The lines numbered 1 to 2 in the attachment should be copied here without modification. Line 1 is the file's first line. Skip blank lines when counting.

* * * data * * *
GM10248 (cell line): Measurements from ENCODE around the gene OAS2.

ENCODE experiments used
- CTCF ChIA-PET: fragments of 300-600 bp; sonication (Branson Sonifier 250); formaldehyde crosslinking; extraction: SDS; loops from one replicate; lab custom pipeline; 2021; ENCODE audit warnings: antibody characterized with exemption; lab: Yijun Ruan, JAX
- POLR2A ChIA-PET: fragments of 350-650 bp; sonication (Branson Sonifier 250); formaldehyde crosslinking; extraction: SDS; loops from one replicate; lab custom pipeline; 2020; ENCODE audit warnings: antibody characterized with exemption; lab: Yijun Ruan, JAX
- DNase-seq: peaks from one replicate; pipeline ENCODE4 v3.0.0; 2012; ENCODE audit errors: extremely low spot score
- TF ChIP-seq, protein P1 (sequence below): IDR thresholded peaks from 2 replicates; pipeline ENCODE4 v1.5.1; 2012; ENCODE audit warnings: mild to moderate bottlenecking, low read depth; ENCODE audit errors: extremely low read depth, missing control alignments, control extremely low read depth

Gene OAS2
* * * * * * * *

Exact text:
GM10248 (cell line): Measurements from ENCODE around the gene OAS2.

ENCODE experiments used